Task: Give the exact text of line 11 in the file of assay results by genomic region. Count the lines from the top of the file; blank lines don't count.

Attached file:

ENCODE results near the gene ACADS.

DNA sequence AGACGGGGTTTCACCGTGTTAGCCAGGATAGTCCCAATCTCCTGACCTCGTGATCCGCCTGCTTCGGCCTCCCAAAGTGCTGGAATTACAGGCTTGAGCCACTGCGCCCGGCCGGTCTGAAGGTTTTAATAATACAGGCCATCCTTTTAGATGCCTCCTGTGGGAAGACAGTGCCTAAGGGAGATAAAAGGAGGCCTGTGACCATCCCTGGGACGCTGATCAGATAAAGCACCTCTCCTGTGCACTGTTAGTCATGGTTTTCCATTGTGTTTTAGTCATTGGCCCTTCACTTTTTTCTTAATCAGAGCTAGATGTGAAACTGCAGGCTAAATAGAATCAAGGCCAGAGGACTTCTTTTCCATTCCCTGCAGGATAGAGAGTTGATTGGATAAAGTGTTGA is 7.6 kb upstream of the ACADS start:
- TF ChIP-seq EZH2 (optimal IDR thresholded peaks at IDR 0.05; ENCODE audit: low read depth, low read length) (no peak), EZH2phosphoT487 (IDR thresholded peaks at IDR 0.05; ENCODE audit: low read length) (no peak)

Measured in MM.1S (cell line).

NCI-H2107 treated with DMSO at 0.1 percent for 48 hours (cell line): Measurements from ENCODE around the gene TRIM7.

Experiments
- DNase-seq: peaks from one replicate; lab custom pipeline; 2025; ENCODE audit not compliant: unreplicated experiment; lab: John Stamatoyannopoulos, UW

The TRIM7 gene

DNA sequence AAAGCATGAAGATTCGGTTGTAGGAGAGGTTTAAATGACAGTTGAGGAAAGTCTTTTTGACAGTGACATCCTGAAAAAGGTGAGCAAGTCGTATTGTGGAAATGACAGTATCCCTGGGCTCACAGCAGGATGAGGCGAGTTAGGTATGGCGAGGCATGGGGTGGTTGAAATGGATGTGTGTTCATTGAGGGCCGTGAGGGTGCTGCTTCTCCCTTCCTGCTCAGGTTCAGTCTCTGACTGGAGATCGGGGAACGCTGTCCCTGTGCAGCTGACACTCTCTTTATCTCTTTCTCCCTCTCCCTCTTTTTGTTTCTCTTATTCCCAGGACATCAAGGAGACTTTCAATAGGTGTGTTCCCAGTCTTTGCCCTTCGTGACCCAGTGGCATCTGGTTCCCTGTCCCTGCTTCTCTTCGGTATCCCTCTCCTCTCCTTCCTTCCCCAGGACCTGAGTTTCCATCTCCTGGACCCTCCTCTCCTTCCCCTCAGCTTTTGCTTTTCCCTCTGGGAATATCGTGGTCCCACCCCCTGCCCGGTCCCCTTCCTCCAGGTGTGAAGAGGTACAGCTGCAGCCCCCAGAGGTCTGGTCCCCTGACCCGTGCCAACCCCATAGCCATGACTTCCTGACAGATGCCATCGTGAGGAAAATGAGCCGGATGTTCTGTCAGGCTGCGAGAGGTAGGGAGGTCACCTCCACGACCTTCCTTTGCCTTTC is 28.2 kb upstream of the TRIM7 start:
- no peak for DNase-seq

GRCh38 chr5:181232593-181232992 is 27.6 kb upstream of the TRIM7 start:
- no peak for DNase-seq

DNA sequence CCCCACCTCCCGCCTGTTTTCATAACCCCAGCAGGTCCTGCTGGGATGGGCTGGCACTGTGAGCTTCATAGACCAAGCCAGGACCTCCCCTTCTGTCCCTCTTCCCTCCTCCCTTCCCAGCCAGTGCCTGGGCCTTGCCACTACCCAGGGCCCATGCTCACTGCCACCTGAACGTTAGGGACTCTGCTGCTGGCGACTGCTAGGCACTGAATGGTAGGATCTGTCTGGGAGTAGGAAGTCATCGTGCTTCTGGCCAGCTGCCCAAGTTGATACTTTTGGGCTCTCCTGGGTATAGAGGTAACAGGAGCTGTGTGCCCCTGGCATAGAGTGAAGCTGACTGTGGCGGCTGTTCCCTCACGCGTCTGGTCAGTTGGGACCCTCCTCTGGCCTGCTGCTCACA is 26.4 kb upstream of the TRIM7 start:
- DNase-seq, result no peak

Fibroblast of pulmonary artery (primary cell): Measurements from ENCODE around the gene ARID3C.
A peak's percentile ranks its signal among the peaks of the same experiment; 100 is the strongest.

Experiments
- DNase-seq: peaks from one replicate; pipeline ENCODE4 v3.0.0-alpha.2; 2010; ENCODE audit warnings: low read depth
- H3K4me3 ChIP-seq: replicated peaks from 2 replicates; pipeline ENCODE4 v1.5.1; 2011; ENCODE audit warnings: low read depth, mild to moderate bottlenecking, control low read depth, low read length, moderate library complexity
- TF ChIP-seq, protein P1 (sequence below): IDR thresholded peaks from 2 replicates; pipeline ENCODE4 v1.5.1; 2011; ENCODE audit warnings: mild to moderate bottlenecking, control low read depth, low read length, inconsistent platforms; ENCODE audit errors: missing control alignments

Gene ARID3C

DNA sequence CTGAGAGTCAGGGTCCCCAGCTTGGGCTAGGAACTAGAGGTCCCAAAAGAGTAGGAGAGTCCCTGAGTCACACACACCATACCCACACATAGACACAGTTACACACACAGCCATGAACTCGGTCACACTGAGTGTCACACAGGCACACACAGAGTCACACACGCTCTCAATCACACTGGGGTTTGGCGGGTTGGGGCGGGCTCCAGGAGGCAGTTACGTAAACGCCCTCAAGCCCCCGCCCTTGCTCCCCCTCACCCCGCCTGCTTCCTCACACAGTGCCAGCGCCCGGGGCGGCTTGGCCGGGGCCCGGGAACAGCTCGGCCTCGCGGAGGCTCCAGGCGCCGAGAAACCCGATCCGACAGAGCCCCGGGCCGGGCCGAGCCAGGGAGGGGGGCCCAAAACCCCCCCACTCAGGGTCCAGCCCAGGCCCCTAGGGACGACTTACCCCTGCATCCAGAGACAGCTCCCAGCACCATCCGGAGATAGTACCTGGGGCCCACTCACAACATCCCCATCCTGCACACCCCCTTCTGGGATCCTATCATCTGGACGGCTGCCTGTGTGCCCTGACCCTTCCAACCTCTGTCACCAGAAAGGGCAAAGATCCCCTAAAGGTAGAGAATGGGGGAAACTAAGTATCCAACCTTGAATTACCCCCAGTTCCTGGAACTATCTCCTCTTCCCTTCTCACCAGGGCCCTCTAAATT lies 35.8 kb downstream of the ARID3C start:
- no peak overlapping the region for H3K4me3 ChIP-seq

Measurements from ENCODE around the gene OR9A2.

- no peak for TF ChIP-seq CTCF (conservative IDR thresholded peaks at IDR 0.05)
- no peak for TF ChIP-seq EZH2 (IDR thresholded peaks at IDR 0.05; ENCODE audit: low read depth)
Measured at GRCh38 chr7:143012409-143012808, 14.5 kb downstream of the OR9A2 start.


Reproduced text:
GRCh38 chr5:181232593-181232992 is 27.6 kb upstream of the TRIM7 start: